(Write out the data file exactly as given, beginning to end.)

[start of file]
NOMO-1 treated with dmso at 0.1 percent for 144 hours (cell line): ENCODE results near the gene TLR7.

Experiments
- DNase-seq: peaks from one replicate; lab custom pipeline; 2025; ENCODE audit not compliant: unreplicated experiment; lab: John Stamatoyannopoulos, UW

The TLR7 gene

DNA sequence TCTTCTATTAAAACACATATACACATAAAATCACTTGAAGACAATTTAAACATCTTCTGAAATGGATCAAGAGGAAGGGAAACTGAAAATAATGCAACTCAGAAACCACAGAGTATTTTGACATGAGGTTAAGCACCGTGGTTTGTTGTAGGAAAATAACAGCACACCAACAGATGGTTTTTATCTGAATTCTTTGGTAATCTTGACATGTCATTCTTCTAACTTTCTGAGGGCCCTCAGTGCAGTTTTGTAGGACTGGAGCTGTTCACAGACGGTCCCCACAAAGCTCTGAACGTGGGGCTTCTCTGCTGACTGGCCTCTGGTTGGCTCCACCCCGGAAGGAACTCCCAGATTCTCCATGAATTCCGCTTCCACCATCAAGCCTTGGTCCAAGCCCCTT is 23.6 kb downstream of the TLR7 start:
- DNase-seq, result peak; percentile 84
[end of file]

NOMO-1 treated with dmso at 0.1 percent for 144 hours (cell line): ENCODE results near the gene TLR7.

Experiments
- DNase-seq: peaks from one replicate; lab custom pipeline; 2025; ENCODE audit not compliant: unreplicated experiment; lab: John Stamatoyannopoulos, UW

The TLR7 gene

DNA sequence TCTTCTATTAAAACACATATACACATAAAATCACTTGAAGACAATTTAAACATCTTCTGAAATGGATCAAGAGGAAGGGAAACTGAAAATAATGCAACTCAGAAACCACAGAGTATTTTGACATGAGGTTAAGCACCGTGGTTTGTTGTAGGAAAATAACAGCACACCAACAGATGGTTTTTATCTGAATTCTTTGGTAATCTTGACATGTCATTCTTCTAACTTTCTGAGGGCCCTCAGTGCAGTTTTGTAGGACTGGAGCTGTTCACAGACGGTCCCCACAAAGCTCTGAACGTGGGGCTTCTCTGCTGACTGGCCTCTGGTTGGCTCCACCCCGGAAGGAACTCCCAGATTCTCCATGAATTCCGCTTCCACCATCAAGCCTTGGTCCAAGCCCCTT is 23.6 kb downstream of the TLR7 start:
- DNase-seq, result peak; percentile 84